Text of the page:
Forskares socialisation : Kunskapssociologisk visit i doktoranders livsvärldar
This thesis is an exploration into the socialization of researchers as it takes place in various research practices. Using a lifeworld-perspective, a qualitative interview-study with doctoral students from different academic milieus is conducted. The organizational context of the study is the academic department as it is experienced, apprehended and constructed by the doctoral student.The “societal” context is described and discussed in a brief analytical exposé of Swedish science policy in the last decade of the twentieth century. Questioning the political reliance on a systems-perspective, and the shortcomings of system theory for the understanding of research practices in different academic milieus, a lifeworld-theoretical turn is suggested.A lifeworld-perspective is formulated in a meta-theoretical discussion focusing on the concepts of practice, time and language. Jürgen Habermas’ critique of phenomenological lifeworld-perspectives is the point of departure and theoretical inputs are derived from the sociology of knowledge, the sociology of scientific knowledge and phenomenological sociology. The solution is found in an integrative model of socialization as continual synchronization of subjective systems of coordinates and socio-cultural networks. Mediating between subjective consciousness and inter-subjective knowledge is language, and this is manifested in concrete practices observed in “real-time”.The empirical study reveals some influences of the system on the lifeworld. “Inside” the lifeworld, however, the interviewees mostly use their departments as frames of reference in their descriptions and discussions. A more elaborate exploration of the life-world results in an understanding of socialization in terms of positioning. This concept denotes the ways in which the interviewees describe themselves, their socio-cultural surroundings and themselves in relation to these milieus. At any given moment, positioning can be understood as a “co-construction” of subjective position and socio-cultural milieu. Positioning is thereby the empirical correlate to synchronization, and socialization can be “read off” from the ways in which doctoral students position themselves “here and now”. Problematic, though, is that “doctoral student”, and especially “female doctoral student”, are found to be vague and vulnerable categories with no clear meanings for the socialised nor for the socio-cultural environment. In a more speculative manner, these difficulties of positioning are put in relation to “scientist” as a vague category. If “scientist” cannot be defined, how then can we know what “scientists in the making” are?This thesis offers an insight into the plural “realities” of doctoral students in different academic milieus. It offers a lifeworld-perspective on socialization and is thereby relevant for discussions of post-graduate education among scholars as well as among policy makers.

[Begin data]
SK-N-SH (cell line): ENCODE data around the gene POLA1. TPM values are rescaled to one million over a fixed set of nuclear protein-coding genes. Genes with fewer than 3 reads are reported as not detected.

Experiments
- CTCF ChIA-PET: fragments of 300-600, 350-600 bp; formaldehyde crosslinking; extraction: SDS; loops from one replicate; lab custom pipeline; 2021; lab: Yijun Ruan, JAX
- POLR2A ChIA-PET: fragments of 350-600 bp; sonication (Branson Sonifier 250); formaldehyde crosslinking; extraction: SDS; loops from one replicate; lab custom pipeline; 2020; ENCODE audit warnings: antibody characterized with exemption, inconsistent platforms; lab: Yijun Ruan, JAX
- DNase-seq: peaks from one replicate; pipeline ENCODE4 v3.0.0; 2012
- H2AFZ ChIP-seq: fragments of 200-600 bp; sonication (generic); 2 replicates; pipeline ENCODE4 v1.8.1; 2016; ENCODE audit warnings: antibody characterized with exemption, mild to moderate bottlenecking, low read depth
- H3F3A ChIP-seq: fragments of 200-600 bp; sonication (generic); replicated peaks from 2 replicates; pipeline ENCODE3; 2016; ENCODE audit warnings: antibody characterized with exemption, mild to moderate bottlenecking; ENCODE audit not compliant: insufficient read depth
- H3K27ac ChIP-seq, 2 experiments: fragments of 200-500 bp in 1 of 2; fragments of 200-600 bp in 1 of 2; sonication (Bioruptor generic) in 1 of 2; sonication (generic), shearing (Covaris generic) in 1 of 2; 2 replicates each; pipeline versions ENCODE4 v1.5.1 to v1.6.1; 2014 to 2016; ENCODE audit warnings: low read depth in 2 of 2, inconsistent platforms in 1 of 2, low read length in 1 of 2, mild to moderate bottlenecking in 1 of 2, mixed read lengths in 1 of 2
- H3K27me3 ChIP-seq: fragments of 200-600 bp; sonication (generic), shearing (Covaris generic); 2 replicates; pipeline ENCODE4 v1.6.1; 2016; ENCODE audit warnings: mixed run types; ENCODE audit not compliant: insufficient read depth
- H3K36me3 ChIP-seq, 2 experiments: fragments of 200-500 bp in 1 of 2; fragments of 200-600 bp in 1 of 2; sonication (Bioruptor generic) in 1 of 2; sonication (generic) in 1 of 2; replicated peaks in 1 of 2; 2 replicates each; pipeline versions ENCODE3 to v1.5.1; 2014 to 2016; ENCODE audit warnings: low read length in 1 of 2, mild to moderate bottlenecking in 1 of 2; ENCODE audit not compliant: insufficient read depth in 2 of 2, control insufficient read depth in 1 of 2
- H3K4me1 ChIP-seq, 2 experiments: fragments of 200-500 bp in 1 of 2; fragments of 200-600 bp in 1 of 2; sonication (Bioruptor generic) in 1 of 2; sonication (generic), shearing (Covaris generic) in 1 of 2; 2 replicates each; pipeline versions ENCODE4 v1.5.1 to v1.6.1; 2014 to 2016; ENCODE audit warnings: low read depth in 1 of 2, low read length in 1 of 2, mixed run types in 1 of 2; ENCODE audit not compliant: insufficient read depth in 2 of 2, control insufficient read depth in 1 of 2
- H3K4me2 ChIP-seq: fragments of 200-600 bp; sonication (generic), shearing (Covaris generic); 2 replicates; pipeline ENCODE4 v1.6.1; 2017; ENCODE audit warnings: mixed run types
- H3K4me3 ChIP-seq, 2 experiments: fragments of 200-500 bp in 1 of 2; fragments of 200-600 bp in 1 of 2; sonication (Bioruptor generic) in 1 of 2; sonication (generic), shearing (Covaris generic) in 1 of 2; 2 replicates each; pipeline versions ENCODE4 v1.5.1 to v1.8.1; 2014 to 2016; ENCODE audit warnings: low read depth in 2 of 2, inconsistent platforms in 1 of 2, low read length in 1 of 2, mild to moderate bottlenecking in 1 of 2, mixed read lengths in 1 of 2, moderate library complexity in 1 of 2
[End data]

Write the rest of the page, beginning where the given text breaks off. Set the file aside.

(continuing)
Source Type:Doctoral Dissertation
Keywords:SOCIAL SCIENCES; Social sciences; Sociology; Sociology; socialization; lifeworld; scientific practice; sociology of science; sociology of knowledge; sociology of scientific knowledge; Sociologi; Sociology; sociologi
Date of Publication:01/01/2004